A Paralympic hopeful from Wiltshire has spoken out about his struggle with epilepsy in a new BBC film.

Judo fighter Evan Molloy, 25, who lives in Devizes, was first diagnosed with epilepsy and a visual impairment at the age of four.

As he entered his teenage years, Evans's condition worsened and he says the impacts of his diagnosis had a knock-on effect on his mental health.

But determined to not let his condition hold him back, Evan has now competed in international Judo competitions representing Team GB and has his eyes set on a top prize at the next Paralympics.

Evan Molloy from Devizes has competed internationally representing Team GB.Evan Molloy from Devizes has competed internationally representing Team GB. (Image: Newsquest)

Speaking to the BBC for their latest BBC Lifeline Appeal film, Evan has credited much of his ability to turn his life around to the Epilepsy Society.

“After going to the Epilepsy Society, amazing things started to happen," said the Devizes man.

"I made changes to my medication and to my lifestyle that meant my life started to work for me.

"Now I just want to get to the Paralympics and get on that podium.”

Evan was first referred to the Epilepsy Society's medical centre in Chalfont St Peter in 2019, where consultants were able to pinpoint the exact part of his brain that was causing seizures.

This breakthrough meant that they were able to prescribe the right type of balance and medication to bring the condition under control, and Evan has now been seizure-free for nearly five years.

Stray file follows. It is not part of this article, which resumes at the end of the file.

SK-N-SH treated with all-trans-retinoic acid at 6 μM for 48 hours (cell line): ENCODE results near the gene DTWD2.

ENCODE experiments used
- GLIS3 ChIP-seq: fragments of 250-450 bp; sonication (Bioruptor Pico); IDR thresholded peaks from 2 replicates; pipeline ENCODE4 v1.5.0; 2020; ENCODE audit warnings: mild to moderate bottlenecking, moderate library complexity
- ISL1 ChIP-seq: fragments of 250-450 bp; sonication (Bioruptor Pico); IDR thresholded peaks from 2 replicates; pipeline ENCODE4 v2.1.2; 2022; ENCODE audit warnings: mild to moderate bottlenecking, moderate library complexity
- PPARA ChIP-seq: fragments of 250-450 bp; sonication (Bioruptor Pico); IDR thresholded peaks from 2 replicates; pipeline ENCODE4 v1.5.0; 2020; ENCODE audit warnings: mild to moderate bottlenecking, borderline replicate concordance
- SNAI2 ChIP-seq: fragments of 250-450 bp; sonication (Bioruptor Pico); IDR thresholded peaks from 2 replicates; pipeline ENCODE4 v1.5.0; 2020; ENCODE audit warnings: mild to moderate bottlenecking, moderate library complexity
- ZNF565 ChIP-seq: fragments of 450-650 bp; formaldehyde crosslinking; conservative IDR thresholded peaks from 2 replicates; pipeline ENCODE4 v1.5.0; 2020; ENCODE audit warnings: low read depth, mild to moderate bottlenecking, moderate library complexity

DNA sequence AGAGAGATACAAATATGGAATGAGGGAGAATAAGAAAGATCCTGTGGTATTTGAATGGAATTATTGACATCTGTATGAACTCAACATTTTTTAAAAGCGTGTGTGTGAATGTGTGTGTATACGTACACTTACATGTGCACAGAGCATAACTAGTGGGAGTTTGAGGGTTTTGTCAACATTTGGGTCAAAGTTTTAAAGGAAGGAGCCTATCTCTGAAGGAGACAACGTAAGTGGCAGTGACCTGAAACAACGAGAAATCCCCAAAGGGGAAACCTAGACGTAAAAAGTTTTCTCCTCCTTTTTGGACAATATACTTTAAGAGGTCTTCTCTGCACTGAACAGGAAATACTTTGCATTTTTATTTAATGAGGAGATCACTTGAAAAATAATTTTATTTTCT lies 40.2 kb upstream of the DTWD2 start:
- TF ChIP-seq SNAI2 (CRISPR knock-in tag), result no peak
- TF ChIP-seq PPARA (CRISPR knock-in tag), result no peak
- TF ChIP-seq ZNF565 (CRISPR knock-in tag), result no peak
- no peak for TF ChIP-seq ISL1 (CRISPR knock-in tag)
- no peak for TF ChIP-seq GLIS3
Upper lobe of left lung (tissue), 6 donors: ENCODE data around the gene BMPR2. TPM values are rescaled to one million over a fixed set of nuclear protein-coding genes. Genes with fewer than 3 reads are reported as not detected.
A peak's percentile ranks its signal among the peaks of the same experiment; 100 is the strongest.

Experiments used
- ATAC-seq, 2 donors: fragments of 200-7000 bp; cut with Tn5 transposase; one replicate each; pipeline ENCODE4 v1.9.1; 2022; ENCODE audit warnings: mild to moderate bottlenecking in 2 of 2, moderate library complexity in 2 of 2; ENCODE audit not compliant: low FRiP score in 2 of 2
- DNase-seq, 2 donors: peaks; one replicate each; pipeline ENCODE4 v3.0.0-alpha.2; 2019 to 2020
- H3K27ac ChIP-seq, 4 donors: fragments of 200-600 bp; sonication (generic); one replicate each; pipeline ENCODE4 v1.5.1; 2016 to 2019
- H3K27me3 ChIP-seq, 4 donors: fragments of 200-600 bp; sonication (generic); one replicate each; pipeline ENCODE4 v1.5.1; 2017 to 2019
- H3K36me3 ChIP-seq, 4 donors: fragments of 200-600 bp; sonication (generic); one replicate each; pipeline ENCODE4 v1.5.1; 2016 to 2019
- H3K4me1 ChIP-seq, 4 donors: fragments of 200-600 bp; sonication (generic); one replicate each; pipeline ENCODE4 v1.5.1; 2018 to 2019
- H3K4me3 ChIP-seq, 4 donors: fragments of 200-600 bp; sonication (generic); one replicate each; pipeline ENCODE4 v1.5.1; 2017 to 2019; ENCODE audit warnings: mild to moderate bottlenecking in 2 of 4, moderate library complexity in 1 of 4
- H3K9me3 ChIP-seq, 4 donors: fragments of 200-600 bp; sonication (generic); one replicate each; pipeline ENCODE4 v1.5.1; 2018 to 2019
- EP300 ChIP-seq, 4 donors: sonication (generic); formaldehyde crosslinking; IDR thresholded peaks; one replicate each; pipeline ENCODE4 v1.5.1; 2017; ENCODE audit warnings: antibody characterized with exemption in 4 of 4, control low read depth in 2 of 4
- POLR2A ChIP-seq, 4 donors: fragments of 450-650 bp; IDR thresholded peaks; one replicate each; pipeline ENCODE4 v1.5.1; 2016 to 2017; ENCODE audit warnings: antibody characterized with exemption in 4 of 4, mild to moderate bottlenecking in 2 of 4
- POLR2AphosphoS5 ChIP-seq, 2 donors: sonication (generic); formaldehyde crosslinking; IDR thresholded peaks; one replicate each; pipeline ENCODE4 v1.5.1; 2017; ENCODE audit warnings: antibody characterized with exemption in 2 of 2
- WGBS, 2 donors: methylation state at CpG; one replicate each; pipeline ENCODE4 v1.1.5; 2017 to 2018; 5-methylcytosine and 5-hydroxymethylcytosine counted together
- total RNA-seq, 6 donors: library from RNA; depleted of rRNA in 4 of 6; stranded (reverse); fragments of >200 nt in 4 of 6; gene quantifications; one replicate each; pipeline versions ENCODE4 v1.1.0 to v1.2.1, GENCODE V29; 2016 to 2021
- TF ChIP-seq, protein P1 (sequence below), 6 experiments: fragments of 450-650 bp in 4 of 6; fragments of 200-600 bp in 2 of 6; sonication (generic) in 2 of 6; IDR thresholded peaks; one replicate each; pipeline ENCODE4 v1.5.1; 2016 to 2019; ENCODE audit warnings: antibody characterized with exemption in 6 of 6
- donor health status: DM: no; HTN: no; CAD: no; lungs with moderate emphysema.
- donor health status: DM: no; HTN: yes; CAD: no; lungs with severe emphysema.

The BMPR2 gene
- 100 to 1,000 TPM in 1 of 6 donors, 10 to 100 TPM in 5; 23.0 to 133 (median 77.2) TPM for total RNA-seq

The Epilepsy Society’s BBC Lifeline Appeal film which Evan features in is set to be screened at 2.05pm on Sunday, June 30 on BBC One, with a follow-up airing at 8.50am on BBC Two on Friday, July 5.

It will be available to watch on BBC iPlayer or at BBC One - Lifeline, Epilepsy Society from the launch date up to Sunday, 21 July.

“We are so grateful to Evan for sharing his experiences and encouraging viewers to support our vital work," said Clare Pelham, chief executive of the Epilepsy Society.

"His success story really highlights why we try so hard to find new and better ways to support people with epilepsy. Everyone deserves the chance to live their best life and people with epilepsy need all the help we can give them.

“We’re really pleased that our important work is being showcased by the BBC, and hope that many people will watch the film, donate and help save lives.”